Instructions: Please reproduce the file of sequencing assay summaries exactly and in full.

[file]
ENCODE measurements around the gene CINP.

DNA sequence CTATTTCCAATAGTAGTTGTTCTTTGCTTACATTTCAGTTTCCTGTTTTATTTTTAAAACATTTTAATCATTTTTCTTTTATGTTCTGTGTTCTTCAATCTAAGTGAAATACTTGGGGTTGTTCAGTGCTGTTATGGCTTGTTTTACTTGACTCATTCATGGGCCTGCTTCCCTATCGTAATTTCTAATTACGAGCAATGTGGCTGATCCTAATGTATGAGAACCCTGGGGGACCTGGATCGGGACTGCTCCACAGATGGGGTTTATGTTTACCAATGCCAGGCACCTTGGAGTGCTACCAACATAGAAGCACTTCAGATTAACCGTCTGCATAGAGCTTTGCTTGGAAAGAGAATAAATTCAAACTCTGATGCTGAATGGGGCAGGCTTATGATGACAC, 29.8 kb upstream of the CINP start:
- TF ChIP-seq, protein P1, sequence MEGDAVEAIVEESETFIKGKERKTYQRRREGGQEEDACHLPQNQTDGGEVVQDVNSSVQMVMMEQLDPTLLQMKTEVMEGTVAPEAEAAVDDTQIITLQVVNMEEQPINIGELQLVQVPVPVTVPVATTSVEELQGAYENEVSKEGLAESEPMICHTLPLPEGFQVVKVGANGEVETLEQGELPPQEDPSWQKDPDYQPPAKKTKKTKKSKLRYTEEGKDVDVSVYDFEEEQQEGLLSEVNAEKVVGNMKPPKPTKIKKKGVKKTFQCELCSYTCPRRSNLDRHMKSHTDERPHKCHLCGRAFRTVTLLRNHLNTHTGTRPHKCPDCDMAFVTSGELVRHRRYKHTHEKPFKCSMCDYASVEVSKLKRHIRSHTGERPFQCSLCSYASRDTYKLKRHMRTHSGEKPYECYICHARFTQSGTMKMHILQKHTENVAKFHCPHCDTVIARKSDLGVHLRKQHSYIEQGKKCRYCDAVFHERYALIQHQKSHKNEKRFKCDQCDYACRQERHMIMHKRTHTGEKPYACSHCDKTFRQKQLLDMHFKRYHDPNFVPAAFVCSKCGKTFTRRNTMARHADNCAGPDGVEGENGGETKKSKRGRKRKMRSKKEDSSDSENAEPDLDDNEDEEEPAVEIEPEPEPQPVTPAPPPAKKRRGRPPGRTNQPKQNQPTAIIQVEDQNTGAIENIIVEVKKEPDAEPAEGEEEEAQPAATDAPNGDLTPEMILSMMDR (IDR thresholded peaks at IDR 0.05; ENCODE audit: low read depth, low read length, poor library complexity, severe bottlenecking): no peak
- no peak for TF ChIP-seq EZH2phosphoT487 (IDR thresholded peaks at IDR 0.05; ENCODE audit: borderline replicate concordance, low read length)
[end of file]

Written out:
ENCODE measurements around the gene CINP.

DNA sequence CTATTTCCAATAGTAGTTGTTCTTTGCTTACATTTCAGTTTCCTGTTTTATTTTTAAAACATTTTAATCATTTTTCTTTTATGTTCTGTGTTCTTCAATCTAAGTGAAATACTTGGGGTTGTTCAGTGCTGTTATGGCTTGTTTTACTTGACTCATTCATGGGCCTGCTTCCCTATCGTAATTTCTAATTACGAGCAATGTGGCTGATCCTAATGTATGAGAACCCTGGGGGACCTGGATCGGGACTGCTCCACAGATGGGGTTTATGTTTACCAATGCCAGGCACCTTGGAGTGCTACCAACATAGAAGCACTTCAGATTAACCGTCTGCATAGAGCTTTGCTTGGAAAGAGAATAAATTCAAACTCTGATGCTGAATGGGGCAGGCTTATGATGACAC, 29.8 kb upstream of the CINP start:
- TF ChIP-seq, protein P1, sequence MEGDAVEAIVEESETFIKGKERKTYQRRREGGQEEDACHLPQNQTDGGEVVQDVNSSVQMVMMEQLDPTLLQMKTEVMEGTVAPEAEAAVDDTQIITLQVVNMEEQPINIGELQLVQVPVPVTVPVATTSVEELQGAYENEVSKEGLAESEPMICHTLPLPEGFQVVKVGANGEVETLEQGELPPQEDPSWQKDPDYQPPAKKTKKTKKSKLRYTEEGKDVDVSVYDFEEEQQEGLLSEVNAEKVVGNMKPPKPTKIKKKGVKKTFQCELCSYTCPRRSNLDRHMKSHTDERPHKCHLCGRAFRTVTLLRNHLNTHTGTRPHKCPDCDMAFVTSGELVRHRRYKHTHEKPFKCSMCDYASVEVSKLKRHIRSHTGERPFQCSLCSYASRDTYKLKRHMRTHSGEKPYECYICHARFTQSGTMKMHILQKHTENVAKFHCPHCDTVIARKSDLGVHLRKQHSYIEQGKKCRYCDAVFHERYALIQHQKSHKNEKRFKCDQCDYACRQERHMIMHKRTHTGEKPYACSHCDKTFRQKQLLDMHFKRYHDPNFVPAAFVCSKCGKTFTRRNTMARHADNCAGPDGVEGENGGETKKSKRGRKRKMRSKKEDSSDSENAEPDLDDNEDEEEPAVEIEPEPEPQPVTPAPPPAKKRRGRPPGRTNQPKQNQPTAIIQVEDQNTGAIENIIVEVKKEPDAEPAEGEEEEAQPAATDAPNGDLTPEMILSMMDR (IDR thresholded peaks at IDR 0.05; ENCODE audit: low read depth, low read length, poor library complexity, severe bottlenecking): no peak
- no peak for TF ChIP-seq EZH2phosphoT487 (IDR thresholded peaks at IDR 0.05; ENCODE audit: borderline replicate concordance, low read length)